The developers of this duplex penthouse condo atop 1 John Street in Brooklyn Bridge Park didn’t waste any opportunities when they designed it. It’s an impressive pied-à-terre for the 1 percent with singular views and considered minimalist modern design. Fittingly, its first owners were Eva and Michael Chow, the ’80s (and many other decades) scene maker and owner of the Mr. Chow chain of celebrity hotspot restaurants.
Penthouse C’s rooms frame you-are-there views of the Manhattan Bridge, East River and Manhattan. The foyer opens up to a great room with a bank of six large windows overlooking the river.
To the left is another striking feature, an open-air atrium clad in wood and gravel, around which wraps stairs up to the private roof terrace with built-in grill and down to the bedroom floor.
The open kitchen continues the minimalist theme with a large, stone-topped island made of “rough-sawn oak” setting off a rectangle of pale gray cabinets and discreetly placed high-end appliances.
Downstairs are three bedrooms. In the master bedroom, three more large windows also face north toward the river, as do the two windows each in the second and third bedrooms. All the bedrooms have en suite bathrooms and plenty of closets.
The master bath has a cedar wall behind the freestanding tub, a long glass-walled step-in shower with two showerheads, and “hand-chipped stone mosaic floors,” in the words of the listing, from Eric Sidman and Stephen Litman of Compass. There is also a washer and vented gas dryer on this floor.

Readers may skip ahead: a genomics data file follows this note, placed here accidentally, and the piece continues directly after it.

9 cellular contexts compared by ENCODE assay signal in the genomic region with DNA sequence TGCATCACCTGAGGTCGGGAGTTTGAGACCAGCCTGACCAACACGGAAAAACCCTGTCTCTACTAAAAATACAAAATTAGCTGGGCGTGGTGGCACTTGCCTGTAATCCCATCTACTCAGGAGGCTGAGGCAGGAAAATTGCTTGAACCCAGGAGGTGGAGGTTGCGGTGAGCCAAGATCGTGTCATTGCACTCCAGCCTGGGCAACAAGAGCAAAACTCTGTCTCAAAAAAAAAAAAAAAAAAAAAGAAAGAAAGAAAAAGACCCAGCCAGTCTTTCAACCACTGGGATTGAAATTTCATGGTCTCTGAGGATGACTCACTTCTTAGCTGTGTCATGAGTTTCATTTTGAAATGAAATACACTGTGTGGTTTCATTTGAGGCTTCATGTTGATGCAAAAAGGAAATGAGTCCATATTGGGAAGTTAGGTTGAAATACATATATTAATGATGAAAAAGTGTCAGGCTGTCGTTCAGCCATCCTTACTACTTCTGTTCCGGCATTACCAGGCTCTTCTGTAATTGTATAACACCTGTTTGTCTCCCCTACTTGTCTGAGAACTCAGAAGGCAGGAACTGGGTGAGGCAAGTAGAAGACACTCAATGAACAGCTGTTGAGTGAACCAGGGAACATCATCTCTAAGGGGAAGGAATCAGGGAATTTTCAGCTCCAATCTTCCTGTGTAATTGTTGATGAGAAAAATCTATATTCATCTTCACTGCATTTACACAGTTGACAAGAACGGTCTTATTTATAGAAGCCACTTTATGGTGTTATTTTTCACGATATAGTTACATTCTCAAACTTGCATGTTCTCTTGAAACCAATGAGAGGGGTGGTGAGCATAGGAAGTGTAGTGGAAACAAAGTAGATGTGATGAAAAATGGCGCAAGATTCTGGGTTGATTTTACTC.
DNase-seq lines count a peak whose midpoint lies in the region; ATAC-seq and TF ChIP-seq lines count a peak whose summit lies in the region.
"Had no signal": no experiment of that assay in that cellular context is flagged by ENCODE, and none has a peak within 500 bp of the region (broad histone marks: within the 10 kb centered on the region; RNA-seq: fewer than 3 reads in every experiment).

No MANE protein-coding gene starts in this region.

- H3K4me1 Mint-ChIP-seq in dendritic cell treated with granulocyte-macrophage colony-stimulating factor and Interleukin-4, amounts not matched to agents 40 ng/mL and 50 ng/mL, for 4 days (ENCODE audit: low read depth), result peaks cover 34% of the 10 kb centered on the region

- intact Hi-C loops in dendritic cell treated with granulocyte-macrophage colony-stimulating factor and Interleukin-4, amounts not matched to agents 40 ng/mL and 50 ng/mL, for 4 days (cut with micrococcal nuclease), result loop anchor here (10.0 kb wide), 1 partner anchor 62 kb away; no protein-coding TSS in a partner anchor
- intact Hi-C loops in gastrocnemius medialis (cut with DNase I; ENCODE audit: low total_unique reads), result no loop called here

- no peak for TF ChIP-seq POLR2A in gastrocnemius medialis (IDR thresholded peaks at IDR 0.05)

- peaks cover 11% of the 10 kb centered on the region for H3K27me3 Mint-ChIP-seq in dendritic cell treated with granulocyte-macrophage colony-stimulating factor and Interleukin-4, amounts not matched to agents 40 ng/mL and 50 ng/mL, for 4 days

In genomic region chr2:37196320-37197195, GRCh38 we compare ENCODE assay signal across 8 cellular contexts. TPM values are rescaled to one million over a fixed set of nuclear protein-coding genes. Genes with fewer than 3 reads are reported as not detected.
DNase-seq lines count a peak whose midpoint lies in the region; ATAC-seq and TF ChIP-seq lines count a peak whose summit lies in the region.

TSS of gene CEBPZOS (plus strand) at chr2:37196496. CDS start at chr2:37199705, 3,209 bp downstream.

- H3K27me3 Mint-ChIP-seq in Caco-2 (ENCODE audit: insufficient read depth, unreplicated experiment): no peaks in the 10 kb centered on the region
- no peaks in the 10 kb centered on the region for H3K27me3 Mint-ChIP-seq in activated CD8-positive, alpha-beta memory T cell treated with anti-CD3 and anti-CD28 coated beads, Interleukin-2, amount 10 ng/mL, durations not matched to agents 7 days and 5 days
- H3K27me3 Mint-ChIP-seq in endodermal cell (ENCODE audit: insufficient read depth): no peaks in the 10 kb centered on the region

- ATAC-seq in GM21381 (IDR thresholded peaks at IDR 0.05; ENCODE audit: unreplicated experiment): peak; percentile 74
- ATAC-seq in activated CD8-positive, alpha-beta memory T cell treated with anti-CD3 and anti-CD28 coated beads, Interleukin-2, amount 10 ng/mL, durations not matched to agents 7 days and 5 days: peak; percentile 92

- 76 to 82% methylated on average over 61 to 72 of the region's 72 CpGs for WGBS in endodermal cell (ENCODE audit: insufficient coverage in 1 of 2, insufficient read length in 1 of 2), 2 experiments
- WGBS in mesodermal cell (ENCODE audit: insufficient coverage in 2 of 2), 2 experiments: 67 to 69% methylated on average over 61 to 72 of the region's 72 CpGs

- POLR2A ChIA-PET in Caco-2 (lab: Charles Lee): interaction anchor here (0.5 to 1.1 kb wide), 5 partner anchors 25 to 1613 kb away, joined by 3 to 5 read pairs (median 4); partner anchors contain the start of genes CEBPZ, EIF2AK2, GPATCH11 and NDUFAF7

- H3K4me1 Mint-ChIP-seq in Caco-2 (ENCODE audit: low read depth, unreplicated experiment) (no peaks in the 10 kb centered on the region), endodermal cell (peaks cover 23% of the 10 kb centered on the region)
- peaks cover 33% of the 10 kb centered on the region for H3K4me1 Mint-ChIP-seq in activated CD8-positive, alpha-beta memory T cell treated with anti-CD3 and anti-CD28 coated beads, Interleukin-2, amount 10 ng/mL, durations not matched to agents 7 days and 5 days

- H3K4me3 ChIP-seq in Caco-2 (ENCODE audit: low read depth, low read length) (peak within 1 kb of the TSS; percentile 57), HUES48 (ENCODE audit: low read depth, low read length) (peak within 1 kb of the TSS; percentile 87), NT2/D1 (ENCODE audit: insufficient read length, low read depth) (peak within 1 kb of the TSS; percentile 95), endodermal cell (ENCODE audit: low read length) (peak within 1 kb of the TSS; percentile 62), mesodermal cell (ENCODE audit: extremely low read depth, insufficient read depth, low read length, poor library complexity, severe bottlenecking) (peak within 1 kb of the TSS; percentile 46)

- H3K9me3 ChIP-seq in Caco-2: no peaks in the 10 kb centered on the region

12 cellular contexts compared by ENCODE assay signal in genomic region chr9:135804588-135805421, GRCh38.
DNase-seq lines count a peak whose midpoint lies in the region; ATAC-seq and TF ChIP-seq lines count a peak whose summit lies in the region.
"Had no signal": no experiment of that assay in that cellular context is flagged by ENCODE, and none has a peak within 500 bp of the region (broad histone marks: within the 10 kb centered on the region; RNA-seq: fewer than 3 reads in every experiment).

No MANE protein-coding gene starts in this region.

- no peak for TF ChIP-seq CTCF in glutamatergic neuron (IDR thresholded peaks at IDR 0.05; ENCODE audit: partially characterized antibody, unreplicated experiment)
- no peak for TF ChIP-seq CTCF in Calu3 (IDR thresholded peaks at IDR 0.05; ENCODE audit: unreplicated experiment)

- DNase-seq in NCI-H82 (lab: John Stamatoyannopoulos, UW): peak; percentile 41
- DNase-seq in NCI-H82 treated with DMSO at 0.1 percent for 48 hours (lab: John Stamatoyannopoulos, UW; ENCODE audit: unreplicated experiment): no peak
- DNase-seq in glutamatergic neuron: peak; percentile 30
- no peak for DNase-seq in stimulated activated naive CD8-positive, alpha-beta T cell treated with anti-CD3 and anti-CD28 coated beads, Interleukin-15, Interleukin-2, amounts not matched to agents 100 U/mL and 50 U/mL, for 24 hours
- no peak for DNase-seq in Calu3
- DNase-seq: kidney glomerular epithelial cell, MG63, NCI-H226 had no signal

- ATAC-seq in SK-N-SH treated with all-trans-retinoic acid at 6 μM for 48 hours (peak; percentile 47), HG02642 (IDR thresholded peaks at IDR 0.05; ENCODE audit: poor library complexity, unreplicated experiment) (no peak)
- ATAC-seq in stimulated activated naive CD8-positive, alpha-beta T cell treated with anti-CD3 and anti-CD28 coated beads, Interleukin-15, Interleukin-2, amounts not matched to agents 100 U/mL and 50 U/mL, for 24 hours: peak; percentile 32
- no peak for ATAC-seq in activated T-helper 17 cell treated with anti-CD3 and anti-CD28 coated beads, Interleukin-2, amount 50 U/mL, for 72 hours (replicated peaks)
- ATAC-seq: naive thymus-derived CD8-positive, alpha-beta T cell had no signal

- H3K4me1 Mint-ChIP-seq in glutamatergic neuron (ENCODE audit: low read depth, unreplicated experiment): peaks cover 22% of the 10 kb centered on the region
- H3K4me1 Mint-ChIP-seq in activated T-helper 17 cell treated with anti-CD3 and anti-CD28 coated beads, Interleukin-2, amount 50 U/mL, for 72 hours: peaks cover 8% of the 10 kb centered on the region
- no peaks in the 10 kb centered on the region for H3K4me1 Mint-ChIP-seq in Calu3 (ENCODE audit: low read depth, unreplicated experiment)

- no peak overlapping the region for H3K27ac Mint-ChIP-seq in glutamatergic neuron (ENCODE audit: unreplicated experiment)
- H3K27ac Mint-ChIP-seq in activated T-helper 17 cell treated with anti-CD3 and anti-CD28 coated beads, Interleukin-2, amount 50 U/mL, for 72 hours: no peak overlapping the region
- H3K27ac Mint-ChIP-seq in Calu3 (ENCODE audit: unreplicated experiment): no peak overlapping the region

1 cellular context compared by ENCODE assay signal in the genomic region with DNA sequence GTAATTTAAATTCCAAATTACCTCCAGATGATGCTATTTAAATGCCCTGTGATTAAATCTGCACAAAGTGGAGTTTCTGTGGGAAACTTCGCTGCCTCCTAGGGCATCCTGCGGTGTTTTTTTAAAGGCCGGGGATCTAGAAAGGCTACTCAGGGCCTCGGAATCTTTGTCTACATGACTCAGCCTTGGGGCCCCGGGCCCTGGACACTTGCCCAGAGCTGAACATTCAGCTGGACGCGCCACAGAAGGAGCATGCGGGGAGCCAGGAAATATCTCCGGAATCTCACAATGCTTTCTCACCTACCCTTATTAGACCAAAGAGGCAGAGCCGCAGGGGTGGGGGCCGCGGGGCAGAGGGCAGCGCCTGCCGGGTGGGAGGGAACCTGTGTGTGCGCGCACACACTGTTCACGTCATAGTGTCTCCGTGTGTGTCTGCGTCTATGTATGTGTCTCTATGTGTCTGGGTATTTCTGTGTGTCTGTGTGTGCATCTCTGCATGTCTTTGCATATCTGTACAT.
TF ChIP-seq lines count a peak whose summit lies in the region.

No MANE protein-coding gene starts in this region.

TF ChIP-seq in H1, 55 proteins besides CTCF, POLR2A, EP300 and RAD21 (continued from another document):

The apartment has wide-plank white-oak flooring and central air. Large round structural columns throughout the apartment appear to have been carefully placed to enhance sightlines.
Penthouse C is one of of six penthouses in the 12-story LEED Gold-certified full-service building. The property was developed and also designed by Alloy Development, one of whose principals is both a developer and an architect, Van Alen Institute chair Jared Della Valle. The firm is known for its well-designed projects such as the critically acclaimed brutalist townhouses on Dumbo’s Pearl Street.
Notably, here Alloy opted to build 42 extremely expensive apartments rather than the 140 very expensive units allowable by the zoning. The window sizes of the tower are tapered to become smaller toward the top, according to the developer/architects, to provide greater insulation from heat and cold.
The otherwise spectacular location in Brooklyn Bridge Park is often crowded with visitors and just downstream from the ConEd plant, whose most recent oil spill occurred in 2017.
Altogether the unit is 2,567 square feet with a 750 square foot private roof terrace. Los Angeles-based Chow and his then-wife Eva Chun Chow purchased it in 2016 for $5.765 million. (The couple have since split, and Eva bought out Michael’s share of the unit in March for $2.943 million, slightly over half the original sale price.)
Now it’s on the market for $6.495 million. Monthly taxes are $3,075 and common charges are $2,836.
It’s one of seven active listings in the building. Would you rather live here or in a whole house in Brooklyn Heights? What do you think it’s worth?
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